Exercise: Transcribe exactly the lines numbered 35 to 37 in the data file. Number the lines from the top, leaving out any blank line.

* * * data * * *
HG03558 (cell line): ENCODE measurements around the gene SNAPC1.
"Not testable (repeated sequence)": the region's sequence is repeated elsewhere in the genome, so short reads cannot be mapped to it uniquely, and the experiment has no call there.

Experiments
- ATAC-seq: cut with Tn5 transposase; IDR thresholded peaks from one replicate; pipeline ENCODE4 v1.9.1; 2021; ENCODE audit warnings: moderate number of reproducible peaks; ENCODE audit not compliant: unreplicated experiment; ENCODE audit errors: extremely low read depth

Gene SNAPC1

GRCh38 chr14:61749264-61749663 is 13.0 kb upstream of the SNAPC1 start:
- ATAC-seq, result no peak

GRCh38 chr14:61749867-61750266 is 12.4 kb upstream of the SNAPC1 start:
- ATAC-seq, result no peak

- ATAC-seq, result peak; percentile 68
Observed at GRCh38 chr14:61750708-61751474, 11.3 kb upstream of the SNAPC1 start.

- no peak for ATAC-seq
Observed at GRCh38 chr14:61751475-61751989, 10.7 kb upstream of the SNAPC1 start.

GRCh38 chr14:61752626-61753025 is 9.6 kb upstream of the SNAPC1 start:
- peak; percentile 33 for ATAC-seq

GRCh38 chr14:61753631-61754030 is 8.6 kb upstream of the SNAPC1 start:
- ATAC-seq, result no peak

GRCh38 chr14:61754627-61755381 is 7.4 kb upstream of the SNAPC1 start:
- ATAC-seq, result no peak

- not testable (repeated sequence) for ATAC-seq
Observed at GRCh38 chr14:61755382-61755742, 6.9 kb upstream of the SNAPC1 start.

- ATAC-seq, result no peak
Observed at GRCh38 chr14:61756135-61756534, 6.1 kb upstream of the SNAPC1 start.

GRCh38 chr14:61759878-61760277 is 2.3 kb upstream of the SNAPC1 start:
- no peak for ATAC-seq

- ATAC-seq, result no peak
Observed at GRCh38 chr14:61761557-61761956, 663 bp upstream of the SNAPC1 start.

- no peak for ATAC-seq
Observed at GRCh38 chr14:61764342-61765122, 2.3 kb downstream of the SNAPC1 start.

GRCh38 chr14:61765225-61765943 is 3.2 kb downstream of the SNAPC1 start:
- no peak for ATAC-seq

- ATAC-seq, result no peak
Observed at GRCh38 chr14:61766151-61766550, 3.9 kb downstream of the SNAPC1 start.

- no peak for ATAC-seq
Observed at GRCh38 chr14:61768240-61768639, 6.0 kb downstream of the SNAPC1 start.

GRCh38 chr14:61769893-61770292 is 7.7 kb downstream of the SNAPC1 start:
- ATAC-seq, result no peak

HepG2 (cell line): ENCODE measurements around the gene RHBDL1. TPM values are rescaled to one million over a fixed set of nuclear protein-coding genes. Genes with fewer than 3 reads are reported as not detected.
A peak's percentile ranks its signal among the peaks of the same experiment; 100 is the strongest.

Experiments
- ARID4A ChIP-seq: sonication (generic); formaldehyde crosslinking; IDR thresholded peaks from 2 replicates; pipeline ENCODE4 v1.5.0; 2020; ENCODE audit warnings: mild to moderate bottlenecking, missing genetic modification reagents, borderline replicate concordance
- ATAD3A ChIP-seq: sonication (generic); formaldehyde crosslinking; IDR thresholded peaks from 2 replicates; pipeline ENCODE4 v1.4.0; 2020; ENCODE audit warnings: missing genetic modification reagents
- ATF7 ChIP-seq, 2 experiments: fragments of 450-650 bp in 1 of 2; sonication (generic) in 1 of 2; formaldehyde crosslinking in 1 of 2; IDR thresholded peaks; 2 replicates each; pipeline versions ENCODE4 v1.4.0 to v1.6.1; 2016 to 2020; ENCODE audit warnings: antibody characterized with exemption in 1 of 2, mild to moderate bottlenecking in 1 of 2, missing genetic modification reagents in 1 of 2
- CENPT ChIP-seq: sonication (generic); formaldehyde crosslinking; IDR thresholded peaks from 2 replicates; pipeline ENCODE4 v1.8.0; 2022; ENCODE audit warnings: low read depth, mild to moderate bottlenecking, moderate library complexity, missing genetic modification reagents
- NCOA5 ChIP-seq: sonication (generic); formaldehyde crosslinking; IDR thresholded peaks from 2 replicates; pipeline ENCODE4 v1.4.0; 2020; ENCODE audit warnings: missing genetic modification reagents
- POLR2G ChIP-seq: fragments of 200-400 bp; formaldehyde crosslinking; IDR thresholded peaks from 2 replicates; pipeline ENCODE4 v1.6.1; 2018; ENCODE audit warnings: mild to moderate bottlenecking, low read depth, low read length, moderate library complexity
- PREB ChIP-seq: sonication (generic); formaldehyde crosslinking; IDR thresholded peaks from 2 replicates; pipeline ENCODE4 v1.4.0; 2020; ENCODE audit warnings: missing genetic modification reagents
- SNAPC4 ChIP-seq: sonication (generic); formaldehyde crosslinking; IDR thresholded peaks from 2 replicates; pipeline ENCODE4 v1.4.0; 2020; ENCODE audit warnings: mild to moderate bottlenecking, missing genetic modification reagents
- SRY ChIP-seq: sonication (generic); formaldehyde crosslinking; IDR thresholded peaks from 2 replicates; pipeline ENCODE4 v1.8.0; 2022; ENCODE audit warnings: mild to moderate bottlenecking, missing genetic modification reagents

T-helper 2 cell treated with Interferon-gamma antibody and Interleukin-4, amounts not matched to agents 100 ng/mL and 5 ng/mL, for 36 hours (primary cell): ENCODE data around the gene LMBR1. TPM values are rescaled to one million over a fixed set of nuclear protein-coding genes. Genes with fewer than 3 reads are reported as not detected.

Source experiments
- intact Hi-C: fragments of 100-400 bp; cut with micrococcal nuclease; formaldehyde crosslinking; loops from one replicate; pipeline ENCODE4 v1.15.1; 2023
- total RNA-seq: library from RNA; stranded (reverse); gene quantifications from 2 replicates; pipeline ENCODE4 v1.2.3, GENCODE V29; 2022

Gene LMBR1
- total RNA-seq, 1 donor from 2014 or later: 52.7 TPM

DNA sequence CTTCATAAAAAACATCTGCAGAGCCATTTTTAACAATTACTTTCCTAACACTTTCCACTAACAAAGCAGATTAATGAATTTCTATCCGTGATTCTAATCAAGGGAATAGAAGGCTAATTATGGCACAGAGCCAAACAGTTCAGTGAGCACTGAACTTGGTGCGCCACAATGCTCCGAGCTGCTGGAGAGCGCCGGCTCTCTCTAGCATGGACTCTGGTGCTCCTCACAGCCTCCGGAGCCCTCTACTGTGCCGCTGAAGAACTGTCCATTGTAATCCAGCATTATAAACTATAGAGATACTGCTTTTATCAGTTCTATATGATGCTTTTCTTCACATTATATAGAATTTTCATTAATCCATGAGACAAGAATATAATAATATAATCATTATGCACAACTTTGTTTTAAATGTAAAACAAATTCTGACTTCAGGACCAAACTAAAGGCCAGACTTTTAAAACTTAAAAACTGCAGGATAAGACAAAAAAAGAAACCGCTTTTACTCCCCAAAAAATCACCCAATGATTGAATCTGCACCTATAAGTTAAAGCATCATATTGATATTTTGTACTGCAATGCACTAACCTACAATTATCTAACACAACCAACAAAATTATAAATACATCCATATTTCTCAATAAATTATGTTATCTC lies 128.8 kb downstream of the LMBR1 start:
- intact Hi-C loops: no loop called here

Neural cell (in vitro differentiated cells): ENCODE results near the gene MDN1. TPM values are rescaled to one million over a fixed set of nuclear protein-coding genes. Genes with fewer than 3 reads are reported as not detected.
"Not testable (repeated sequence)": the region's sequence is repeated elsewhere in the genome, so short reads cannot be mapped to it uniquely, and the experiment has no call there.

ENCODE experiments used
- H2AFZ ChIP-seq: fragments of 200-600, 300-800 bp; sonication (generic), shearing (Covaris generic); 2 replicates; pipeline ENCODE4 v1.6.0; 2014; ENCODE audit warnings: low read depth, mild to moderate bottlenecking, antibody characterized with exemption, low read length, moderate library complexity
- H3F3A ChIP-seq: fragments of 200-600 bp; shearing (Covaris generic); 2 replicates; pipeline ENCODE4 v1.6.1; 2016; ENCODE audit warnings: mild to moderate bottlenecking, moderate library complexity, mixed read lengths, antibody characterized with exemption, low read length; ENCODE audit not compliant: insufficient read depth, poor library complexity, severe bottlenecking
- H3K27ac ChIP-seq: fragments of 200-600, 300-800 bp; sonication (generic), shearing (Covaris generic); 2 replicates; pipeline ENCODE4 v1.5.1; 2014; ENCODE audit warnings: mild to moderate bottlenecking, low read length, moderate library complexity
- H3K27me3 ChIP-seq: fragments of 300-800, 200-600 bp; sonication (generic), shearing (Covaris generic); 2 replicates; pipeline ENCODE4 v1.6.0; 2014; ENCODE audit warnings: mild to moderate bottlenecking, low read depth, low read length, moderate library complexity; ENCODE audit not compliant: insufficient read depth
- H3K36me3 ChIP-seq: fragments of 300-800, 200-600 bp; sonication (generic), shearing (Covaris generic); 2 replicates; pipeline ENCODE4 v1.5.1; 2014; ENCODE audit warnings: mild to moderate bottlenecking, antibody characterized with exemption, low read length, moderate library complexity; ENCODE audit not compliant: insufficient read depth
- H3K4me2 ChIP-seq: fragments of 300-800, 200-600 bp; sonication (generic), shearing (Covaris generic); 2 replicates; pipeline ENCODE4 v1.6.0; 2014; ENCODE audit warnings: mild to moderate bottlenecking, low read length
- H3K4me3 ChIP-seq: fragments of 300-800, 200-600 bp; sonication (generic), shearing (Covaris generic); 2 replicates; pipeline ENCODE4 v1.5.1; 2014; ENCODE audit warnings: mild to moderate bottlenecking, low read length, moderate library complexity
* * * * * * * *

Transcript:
Observed at GRCh38 chr14:61768240-61768639, 6.0 kb downstream of the SNAPC1 start.

GRCh38 chr14:61769893-61770292 is 7.7 kb downstream of the SNAPC1 start:
- ATAC-seq, result no peak